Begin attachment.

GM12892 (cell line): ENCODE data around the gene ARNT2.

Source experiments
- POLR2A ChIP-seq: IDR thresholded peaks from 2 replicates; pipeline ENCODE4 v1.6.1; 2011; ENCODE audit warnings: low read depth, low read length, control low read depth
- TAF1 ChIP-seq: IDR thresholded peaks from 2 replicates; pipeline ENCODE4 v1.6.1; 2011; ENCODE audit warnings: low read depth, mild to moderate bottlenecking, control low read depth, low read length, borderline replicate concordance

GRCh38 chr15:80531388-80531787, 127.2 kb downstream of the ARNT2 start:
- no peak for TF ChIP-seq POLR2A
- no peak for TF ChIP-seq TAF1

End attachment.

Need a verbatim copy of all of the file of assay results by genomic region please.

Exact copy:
GM12892 (cell line): ENCODE data around the gene ARNT2.

Source experiments
- POLR2A ChIP-seq: IDR thresholded peaks from 2 replicates; pipeline ENCODE4 v1.6.1; 2011; ENCODE audit warnings: low read depth, low read length, control low read depth
- TAF1 ChIP-seq: IDR thresholded peaks from 2 replicates; pipeline ENCODE4 v1.6.1; 2011; ENCODE audit warnings: low read depth, mild to moderate bottlenecking, control low read depth, low read length, borderline replicate concordance

GRCh38 chr15:80531388-80531787, 127.2 kb downstream of the ARNT2 start:
- no peak for TF ChIP-seq POLR2A
- no peak for TF ChIP-seq TAF1